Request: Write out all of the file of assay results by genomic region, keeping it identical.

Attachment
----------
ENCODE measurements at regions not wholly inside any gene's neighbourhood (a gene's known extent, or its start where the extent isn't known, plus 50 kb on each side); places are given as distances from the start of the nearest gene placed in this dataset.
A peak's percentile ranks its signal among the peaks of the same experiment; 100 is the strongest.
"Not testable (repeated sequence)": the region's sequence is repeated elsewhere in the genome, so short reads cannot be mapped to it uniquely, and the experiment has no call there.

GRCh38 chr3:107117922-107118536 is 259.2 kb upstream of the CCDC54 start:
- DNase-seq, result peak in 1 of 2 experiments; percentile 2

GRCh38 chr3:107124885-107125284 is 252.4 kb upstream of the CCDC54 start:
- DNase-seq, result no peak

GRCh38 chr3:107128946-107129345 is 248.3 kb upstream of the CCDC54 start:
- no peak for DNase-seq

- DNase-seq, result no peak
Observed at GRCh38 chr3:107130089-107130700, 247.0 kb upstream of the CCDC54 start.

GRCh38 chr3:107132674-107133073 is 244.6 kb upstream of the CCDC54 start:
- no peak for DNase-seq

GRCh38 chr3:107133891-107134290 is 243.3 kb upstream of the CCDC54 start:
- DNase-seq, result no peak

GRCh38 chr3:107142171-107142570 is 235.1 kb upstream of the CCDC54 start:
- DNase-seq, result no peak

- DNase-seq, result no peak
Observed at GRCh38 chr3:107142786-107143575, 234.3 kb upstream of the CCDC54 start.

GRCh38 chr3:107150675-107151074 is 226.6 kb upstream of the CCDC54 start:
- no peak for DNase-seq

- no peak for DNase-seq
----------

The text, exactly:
ENCODE measurements at regions not wholly inside any gene's neighbourhood (a gene's known extent, or its start where the extent isn't known, plus 50 kb on each side); places are given as distances from the start of the nearest gene placed in this dataset.
A peak's percentile ranks its signal among the peaks of the same experiment; 100 is the strongest.
"Not testable (repeated sequence)": the region's sequence is repeated elsewhere in the genome, so short reads cannot be mapped to it uniquely, and the experiment has no call there.

GRCh38 chr3:107117922-107118536 is 259.2 kb upstream of the CCDC54 start:
- DNase-seq, result peak in 1 of 2 experiments; percentile 2

GRCh38 chr3:107124885-107125284 is 252.4 kb upstream of the CCDC54 start:
- DNase-seq, result no peak

GRCh38 chr3:107128946-107129345 is 248.3 kb upstream of the CCDC54 start:
- no peak for DNase-seq

- DNase-seq, result no peak
Observed at GRCh38 chr3:107130089-107130700, 247.0 kb upstream of the CCDC54 start.

GRCh38 chr3:107132674-107133073 is 244.6 kb upstream of the CCDC54 start:
- no peak for DNase-seq

GRCh38 chr3:107133891-107134290 is 243.3 kb upstream of the CCDC54 start:
- DNase-seq, result no peak

GRCh38 chr3:107142171-107142570 is 235.1 kb upstream of the CCDC54 start:
- DNase-seq, result no peak

- DNase-seq, result no peak
Observed at GRCh38 chr3:107142786-107143575, 234.3 kb upstream of the CCDC54 start.

GRCh38 chr3:107150675-107151074 is 226.6 kb upstream of the CCDC54 start:
- no peak for DNase-seq

- no peak for DNase-seq